Max Schur

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Max Schur (26 September 1897 – 12 October 1969) was a physician and friend of Sigmund Freud. He assisted Freud in euthanasia. Ernest Jones considered that "Schur was a perfect choice for a doctor...his considerateness, his untiring patience, and his resourcefulness were unsurpassable".[1]


Schur was born in Stanisławów, Austrian Galicia (present-day Ivano-Frankivsk, Ukraine). He "completed his high school education in Vienna after his family moved there in 1914 to escape the advancing Russian army. After attending medical school at the University of Vienna from 1915 to 1920, he had most of his postgraduate training at the Vienna Poliklinik. He remained there as an associate in internal medicine until he left Vienna in 1938."[2]

After attending Freud's Introductory Lectures, Schur became interested in psychoanalysis, "had a personal analysis with Ruth Mack Brunswick from 1924-32 and was accepted into the Vienna Psychoanalytic Society in 1932. It was this combination of psychoanalytic orientation and internal medicine that led to him becoming Freud's personal physician in 1929."[2]

Schur contributed knowledge to both fields - medicine and psychoanalysis - founded two psychosomatic clinics, and explored the connection between psyche and soma in many of his 37 papers as well as in his book, Freud Living and Dying. Peter Gay considered the latter to be "invaluable for its private revelations and judicious, well-informed judgements".[3]


During the last decade of Freud's life, "Max Schur established himself as a figure almost as central to Freud as his daughter Anna".[4] Schur followed Freud to London to escape the Nazi Anschluss. At their initial meeting, Freud had asked Schur to '"Promise me also: when the time comes, you won't let them torment me unnecessarily"'.[5] Ten years later, in 1939, as he approached death from cancer, Freud reminded him of his promise, and "Schur pressed his hand and promised he would give him adequate sedation".[6]

"In a period when paternalism was common, Schur modelled, through his treatment of Freud, a modern doctor-patient relationship based on veracity and respect for individual autonomy".[7]


Schur made "considerable efforts to link the somatic and the psychological aspects of the affects", ultimately producing "a psychosomatic, compromise-formed view of the affects, in line with the trend in ego psychology".[8]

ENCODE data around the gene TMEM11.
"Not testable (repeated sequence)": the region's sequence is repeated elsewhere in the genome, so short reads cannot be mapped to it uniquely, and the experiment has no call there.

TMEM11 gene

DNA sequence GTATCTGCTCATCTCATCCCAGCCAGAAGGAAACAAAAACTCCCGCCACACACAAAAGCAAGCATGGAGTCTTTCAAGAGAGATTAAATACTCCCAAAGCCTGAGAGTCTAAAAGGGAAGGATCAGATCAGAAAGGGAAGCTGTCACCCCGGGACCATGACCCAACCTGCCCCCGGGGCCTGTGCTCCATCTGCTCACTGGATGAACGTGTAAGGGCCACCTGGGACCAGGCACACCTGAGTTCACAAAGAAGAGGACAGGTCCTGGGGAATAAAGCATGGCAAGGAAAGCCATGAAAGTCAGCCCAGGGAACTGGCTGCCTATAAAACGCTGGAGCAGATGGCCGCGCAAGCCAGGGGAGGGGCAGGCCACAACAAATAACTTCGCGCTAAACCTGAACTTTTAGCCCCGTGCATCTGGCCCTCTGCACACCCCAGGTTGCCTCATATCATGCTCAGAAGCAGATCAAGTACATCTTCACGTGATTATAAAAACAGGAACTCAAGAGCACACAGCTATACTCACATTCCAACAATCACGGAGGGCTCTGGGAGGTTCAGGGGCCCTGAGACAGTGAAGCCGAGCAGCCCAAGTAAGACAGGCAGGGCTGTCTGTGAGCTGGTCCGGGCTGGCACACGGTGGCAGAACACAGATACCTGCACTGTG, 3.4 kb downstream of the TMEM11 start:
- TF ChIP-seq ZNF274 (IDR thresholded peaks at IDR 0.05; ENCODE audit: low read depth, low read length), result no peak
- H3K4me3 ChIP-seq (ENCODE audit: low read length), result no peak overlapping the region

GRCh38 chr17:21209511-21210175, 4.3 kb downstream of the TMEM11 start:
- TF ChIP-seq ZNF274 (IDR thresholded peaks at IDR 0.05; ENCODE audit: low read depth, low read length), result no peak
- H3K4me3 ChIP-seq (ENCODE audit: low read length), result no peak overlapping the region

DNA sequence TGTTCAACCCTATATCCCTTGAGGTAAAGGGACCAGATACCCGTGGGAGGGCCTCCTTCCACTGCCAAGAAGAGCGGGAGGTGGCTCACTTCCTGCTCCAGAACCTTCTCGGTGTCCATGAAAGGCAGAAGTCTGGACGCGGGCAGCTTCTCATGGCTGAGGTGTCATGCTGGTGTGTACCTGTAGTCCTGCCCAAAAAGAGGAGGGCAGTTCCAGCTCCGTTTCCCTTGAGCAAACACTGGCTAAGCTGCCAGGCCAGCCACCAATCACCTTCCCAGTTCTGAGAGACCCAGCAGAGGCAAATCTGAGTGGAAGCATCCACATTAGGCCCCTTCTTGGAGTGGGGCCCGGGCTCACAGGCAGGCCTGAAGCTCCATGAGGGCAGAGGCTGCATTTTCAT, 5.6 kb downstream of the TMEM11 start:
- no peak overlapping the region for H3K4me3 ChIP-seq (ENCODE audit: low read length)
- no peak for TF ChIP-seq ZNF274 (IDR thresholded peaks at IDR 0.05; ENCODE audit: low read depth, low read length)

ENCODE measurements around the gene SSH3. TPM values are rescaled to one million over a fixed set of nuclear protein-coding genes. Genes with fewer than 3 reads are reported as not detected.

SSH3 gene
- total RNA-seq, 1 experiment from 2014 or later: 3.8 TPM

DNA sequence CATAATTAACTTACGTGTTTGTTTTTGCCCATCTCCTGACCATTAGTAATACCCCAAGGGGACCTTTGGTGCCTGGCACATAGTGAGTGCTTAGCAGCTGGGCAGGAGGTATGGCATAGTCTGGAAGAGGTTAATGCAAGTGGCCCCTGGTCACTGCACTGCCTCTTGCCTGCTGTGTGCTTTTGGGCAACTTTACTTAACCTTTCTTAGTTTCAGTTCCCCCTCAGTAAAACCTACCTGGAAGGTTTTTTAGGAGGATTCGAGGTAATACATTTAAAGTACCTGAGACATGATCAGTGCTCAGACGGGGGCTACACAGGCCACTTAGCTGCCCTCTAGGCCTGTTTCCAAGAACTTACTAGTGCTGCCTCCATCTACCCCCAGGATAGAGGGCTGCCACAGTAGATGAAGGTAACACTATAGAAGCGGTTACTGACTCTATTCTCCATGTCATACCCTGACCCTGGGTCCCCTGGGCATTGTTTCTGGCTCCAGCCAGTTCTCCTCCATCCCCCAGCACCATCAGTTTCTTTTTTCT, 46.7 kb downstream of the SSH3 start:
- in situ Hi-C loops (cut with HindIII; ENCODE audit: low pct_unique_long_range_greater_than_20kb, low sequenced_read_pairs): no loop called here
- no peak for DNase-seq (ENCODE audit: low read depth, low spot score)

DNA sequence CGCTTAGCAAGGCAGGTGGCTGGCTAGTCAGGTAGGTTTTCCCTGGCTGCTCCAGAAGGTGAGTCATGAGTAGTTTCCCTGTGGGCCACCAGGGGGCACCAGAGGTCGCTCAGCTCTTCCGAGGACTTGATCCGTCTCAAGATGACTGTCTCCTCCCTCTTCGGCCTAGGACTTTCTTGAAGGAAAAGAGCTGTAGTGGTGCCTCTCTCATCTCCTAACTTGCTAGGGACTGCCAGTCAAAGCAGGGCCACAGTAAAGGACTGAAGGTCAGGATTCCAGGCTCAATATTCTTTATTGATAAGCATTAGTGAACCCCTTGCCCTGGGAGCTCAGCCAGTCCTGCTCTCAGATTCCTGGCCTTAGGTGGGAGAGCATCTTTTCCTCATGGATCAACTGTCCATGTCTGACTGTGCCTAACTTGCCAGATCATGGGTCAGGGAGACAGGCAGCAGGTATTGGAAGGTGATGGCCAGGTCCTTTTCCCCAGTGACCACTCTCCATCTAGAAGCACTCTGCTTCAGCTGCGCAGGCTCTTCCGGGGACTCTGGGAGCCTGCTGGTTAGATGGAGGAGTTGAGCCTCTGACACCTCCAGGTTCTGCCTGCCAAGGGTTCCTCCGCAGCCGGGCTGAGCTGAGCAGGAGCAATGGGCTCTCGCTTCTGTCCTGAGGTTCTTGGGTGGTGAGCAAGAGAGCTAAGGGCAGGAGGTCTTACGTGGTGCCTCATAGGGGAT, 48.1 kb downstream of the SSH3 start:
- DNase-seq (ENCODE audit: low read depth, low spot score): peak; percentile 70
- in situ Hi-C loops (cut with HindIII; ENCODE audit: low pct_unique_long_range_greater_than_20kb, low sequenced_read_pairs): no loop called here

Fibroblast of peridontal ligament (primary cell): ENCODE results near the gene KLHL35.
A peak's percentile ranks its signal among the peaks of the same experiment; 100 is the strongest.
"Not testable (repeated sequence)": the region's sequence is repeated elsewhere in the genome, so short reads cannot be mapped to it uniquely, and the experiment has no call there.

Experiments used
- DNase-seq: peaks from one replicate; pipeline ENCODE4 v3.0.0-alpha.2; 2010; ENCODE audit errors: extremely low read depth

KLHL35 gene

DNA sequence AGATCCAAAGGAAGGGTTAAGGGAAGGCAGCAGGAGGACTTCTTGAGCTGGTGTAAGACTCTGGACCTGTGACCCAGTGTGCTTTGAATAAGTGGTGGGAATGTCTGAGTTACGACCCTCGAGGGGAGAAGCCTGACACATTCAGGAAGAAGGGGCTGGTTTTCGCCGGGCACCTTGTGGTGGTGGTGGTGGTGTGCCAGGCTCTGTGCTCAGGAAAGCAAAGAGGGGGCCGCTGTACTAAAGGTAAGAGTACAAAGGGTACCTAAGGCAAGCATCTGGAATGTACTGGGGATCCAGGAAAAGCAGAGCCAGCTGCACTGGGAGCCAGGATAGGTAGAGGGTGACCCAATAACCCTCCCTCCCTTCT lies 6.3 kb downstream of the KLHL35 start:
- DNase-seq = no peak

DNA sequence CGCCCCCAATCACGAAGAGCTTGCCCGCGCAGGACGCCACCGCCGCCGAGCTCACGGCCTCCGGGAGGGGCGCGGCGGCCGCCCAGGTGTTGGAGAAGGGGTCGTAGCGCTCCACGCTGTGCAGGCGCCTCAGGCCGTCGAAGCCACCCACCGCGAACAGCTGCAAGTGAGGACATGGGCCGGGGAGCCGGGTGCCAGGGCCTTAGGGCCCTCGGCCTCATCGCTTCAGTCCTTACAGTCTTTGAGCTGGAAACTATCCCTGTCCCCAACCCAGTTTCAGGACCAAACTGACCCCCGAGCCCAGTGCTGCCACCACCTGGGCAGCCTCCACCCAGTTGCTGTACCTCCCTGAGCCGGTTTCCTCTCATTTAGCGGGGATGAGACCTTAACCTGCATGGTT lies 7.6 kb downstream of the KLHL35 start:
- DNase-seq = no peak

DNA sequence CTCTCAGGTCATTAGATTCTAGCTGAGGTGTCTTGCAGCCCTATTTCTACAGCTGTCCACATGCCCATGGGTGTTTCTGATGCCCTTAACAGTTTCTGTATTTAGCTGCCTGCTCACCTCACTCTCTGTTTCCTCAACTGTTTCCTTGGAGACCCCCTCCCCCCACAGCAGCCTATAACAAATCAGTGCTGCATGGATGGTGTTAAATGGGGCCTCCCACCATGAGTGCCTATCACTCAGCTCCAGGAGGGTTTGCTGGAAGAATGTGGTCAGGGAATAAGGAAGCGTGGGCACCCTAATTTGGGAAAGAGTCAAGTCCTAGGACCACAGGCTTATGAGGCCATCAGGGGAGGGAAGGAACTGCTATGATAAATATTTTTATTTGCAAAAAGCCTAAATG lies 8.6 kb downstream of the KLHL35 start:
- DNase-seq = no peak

Schur compared ethological and child developmental concepts, as can be seen in his critical discussion of John Bowlby's Grief and Mourning in Infancy (1960). Although rooted in Freud's thinking, Schur argued "firmly for a structured id and ... felt that the idea of the repetition compulsion as a regulatory principle was superfluous".[2] Schur also took issue with Freud's Beyond the Pleasure Principle. Peter Gay wrote that "Schur, whom no one can accuse of reading Freud unsympathetically, said: 'We can assume only that Freud's conclusions...are an example of ad hoc reasoning to prove a preformed hypothesis ... so different from Freud's general scientific style'".[9]

See also[edit]


  1. ^ Jones, Ernest. The Life and Work of Sigmund Freud (1964) p. 592
  2. ^ a b c Roy K. Lilleskov, "Schur, Max"; accessed 27 November 2014.
  3. ^ Gay, Peter. Freud: A Life for our Time (London 1989) p. 744[ISBN missing]
  4. ^ Gay, p. 642
  5. ^ Gay, pp. 642-43
  6. ^ Jones, p. 657
  7. ^ Wittenberg/Cohen, Max Schur profile,; accessed 27 November 2014.
  8. ^ Stein, Ruth. Psychoanalytic Theories of Affect (1999), p. 61.
  9. ^ Gay, p. 398n


  • Beldoch, Michael. The death of the hero. An essay on Max Schur's Freud: Living and Dying. Bulletin Menninger Clinic, 1974 Nov; 38(6):516-26
  • Friend, Maurice R. Max Schur — 1897–1969, International Journal of Psycho-Analysis, 1971, 52:231-232 [1]
  • Schur, Max, The id and the regulatory principles of mental functioning, International Universities Press, 1966
  • Schur, Max, Freud: Living and Dying, International Universities Press, 1972
  • Mazzarello, Giuseppe Paolo, The Struggle of Dr. Schur, History of Medicine, 2007 ([2])